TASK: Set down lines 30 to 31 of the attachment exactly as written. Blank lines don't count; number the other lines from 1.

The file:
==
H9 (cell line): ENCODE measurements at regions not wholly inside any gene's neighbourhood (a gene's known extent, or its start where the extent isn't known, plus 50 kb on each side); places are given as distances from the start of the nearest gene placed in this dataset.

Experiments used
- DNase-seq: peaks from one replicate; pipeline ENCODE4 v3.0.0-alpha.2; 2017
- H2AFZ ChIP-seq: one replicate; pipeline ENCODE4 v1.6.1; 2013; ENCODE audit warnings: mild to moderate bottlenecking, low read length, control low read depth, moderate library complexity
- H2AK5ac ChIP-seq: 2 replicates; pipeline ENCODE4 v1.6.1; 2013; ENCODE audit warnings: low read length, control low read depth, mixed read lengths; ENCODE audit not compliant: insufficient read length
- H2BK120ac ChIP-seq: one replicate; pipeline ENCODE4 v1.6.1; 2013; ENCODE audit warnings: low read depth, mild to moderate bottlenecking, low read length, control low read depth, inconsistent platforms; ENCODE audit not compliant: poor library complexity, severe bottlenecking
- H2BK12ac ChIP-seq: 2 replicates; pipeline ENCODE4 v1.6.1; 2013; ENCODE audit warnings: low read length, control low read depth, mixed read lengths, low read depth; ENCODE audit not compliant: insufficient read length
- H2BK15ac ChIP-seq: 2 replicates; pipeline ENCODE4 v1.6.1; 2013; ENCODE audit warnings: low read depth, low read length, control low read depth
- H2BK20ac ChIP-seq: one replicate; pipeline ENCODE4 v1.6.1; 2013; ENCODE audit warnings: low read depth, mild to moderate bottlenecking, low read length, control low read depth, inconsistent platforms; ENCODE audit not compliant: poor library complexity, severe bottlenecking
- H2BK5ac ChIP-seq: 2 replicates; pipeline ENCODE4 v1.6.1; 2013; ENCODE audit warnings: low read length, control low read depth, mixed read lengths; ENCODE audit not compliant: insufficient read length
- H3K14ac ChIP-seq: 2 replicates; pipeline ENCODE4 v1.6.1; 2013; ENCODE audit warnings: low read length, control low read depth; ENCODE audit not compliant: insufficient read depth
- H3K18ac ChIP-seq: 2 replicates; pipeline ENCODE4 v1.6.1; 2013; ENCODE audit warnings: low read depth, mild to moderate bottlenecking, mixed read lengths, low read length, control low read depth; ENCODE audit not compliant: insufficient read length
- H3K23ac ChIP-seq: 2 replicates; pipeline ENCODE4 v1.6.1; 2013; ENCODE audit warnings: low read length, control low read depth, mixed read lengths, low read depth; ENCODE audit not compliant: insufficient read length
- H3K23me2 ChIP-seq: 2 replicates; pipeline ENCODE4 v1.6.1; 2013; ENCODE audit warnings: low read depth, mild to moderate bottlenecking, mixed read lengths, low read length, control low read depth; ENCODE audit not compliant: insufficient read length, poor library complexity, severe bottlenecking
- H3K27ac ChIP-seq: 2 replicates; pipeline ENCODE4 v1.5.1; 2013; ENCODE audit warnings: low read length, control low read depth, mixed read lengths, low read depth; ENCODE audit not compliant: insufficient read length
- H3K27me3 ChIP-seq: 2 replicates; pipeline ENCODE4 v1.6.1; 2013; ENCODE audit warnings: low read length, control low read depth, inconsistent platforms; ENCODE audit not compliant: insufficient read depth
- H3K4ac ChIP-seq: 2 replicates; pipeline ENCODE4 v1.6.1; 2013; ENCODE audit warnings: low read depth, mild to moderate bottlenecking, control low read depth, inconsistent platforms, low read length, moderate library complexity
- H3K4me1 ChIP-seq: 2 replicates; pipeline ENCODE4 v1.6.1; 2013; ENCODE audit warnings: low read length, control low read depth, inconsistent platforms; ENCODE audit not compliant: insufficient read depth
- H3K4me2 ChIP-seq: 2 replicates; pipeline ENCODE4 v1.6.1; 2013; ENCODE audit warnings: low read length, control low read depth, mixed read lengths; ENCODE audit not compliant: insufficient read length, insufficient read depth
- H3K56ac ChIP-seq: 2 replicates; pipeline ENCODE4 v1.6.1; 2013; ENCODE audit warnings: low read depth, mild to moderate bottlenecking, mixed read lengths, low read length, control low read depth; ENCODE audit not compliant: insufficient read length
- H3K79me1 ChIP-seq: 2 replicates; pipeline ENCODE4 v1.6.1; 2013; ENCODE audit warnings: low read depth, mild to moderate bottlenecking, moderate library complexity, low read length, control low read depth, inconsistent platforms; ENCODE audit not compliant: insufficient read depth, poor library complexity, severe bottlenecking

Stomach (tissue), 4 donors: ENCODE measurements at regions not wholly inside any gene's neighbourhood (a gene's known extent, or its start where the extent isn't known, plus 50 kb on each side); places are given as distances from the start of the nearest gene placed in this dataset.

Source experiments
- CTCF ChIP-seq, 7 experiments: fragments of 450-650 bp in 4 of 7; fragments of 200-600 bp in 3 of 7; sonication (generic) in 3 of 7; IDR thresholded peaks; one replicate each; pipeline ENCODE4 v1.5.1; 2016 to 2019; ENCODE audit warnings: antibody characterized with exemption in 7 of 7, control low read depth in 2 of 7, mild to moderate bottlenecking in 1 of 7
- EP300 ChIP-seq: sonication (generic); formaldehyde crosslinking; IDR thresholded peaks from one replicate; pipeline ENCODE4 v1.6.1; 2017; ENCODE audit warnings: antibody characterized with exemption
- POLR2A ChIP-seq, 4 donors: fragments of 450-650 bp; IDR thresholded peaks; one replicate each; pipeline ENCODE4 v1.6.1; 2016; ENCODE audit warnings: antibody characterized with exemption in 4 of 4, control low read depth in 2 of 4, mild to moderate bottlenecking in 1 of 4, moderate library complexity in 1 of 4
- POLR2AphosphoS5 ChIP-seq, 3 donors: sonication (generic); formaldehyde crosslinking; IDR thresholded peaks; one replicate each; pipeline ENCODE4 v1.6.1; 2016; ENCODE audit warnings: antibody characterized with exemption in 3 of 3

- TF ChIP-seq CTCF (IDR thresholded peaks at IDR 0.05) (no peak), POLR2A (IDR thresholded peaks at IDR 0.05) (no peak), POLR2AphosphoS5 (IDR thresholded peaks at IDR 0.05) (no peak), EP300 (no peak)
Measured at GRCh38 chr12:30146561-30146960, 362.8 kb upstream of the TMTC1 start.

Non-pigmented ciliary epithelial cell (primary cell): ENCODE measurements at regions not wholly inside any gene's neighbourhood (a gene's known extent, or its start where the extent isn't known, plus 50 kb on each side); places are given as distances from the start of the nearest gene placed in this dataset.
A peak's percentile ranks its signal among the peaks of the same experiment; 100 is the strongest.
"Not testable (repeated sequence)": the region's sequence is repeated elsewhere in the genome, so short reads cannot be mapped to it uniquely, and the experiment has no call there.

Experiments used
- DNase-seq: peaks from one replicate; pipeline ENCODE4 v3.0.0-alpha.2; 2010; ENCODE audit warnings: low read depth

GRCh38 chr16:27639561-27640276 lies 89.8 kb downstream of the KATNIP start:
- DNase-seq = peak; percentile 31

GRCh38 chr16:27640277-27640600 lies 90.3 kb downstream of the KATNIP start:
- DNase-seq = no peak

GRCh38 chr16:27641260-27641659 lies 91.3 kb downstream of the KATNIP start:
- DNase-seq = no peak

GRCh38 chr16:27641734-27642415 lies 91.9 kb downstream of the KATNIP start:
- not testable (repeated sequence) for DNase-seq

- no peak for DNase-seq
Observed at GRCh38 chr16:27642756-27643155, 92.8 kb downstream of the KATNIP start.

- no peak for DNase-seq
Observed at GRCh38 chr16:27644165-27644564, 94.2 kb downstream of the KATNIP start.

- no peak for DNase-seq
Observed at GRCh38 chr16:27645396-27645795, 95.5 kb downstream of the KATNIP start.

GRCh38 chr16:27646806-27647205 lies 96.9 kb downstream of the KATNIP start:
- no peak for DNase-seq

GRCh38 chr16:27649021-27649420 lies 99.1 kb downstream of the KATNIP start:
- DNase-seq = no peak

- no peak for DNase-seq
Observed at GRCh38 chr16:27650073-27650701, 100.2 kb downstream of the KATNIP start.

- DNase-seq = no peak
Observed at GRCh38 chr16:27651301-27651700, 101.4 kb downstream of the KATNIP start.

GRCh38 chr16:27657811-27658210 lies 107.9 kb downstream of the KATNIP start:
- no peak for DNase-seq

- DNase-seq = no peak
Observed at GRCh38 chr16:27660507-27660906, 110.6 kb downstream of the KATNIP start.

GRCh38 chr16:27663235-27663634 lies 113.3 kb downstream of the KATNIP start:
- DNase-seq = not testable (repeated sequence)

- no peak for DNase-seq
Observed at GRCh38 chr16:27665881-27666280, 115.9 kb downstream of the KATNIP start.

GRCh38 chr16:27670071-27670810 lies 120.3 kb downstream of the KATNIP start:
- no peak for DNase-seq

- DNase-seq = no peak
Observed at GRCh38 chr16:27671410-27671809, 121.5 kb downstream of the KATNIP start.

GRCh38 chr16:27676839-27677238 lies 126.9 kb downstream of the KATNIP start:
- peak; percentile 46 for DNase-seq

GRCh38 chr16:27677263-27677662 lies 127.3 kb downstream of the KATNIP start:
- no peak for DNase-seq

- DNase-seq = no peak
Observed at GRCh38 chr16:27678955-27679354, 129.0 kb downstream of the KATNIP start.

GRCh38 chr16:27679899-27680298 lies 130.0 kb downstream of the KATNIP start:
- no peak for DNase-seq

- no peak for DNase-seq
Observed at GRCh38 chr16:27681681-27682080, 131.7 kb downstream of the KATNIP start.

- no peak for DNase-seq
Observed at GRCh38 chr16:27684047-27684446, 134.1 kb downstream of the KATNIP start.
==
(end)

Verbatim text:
Non-pigmented ciliary epithelial cell (primary cell): ENCODE measurements at regions not wholly inside any gene's neighbourhood (a gene's known extent, or its start where the extent isn't known, plus 50 kb on each side); places are given as distances from the start of the nearest gene placed in this dataset.
A peak's percentile ranks its signal among the peaks of the same experiment; 100 is the strongest.